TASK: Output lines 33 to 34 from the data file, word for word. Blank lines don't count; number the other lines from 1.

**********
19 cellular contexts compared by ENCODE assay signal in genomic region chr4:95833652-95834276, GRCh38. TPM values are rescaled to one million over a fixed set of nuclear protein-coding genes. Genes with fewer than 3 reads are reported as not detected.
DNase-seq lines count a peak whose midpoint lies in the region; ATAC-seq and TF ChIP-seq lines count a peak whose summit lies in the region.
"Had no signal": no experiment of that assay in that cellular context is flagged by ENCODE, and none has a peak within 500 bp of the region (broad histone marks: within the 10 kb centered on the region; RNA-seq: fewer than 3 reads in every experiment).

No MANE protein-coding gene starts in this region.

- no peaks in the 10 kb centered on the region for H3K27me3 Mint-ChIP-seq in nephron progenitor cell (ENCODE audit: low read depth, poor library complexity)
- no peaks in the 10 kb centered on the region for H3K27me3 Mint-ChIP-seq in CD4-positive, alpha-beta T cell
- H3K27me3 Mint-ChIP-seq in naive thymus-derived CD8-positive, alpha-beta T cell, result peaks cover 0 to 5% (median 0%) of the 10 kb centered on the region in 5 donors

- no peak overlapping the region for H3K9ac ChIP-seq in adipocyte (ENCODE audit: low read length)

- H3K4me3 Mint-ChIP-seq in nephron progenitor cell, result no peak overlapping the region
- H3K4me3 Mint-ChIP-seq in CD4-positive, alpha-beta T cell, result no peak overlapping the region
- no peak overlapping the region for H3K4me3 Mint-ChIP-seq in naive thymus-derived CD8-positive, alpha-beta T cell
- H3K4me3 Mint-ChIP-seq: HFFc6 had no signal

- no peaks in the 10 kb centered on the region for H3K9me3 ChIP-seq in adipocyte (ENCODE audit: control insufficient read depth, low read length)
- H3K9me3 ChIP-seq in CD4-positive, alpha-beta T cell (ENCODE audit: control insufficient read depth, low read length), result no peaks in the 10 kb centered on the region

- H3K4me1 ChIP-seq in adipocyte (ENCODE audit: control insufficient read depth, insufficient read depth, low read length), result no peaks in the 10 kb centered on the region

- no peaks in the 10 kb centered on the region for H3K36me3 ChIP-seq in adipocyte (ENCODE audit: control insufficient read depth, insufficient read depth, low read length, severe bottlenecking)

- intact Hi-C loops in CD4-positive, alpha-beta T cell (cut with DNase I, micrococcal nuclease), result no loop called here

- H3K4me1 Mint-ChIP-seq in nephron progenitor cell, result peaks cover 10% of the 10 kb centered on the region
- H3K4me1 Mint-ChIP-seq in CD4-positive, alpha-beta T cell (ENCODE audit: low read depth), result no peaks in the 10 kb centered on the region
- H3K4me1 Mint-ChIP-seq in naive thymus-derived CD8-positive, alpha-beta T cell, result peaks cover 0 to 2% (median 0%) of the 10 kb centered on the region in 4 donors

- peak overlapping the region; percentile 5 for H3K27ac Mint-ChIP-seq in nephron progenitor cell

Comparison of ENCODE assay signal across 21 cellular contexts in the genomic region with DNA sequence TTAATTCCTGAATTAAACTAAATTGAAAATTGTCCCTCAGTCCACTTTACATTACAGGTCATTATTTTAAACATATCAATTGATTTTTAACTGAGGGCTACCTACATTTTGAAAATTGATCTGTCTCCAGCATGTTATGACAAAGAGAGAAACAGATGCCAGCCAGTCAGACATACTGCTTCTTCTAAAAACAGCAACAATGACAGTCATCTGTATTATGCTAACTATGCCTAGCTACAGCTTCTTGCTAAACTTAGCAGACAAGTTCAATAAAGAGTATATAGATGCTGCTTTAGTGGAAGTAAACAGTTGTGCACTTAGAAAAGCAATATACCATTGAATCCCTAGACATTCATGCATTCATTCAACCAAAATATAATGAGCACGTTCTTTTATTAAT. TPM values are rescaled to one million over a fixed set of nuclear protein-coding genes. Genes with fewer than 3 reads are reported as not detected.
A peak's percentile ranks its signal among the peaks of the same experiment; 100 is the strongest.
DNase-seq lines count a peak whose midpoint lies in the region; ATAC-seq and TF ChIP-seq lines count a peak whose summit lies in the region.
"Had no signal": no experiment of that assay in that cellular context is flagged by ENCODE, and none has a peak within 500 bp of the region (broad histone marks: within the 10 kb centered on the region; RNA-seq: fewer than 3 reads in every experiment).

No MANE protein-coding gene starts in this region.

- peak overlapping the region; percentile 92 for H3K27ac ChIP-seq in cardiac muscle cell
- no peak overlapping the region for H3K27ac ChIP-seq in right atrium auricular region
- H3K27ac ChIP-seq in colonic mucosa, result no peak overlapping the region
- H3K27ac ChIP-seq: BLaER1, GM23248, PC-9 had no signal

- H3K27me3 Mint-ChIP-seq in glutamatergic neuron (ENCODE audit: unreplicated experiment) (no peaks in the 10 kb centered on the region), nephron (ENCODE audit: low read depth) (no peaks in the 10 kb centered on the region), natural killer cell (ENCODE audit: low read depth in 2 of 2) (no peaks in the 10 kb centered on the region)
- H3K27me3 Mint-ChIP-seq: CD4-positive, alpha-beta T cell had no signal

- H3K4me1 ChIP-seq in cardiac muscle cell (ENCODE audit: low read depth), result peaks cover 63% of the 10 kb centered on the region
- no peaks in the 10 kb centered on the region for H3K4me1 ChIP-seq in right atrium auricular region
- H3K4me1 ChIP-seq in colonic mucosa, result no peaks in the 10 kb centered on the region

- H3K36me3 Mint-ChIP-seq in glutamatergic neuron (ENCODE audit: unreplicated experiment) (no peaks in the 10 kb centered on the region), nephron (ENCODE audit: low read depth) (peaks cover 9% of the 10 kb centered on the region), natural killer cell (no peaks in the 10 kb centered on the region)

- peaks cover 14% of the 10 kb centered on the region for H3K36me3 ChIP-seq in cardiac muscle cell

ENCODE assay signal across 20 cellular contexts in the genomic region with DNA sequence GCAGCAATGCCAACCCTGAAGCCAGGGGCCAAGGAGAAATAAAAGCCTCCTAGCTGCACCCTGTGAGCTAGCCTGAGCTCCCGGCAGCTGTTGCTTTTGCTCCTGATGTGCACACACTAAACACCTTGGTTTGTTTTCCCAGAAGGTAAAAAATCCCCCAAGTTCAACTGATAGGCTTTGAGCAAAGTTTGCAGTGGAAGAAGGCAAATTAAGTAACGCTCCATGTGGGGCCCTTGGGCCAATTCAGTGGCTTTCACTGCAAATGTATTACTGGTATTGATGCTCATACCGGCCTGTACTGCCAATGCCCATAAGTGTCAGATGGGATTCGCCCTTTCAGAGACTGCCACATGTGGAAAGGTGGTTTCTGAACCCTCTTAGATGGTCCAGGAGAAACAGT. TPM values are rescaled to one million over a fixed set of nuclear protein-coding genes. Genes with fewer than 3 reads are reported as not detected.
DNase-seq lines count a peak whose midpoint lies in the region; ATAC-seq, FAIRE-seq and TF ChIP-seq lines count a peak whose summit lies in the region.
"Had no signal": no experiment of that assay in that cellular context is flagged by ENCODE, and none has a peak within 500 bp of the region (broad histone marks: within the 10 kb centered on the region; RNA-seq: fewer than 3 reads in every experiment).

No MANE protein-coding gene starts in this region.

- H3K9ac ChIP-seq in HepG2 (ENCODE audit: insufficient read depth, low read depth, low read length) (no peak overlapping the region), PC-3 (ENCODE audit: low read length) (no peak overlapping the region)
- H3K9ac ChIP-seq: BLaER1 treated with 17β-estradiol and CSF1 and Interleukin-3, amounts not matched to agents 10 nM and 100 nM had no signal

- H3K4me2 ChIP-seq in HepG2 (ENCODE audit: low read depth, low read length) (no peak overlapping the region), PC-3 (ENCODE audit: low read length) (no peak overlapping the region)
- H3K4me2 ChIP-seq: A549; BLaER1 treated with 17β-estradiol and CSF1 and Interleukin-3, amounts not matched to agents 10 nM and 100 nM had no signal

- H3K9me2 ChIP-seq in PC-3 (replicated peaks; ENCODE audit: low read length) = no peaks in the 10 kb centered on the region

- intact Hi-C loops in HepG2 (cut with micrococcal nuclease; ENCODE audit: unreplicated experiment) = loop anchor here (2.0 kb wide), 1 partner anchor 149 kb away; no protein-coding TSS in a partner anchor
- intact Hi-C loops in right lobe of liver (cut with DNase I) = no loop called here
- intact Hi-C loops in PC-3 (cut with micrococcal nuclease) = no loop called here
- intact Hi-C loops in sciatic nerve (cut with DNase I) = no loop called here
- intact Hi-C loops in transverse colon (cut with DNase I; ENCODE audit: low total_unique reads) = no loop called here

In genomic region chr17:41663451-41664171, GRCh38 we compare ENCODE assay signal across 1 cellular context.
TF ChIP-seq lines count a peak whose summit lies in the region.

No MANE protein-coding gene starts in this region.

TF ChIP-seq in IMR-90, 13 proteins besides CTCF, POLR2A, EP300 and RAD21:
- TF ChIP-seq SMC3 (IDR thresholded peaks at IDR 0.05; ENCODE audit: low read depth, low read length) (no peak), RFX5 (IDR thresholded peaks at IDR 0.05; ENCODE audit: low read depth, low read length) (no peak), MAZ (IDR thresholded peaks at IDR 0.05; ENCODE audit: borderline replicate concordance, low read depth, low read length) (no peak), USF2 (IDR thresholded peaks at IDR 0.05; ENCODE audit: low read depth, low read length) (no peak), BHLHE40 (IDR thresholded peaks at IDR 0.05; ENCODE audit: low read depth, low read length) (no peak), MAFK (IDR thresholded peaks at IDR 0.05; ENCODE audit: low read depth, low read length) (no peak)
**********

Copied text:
- H3K4me1 ChIP-seq in cardiac muscle cell (ENCODE audit: low read depth), result peaks cover 63% of the 10 kb centered on the region
- no peaks in the 10 kb centered on the region for H3K4me1 ChIP-seq in right atrium auricular region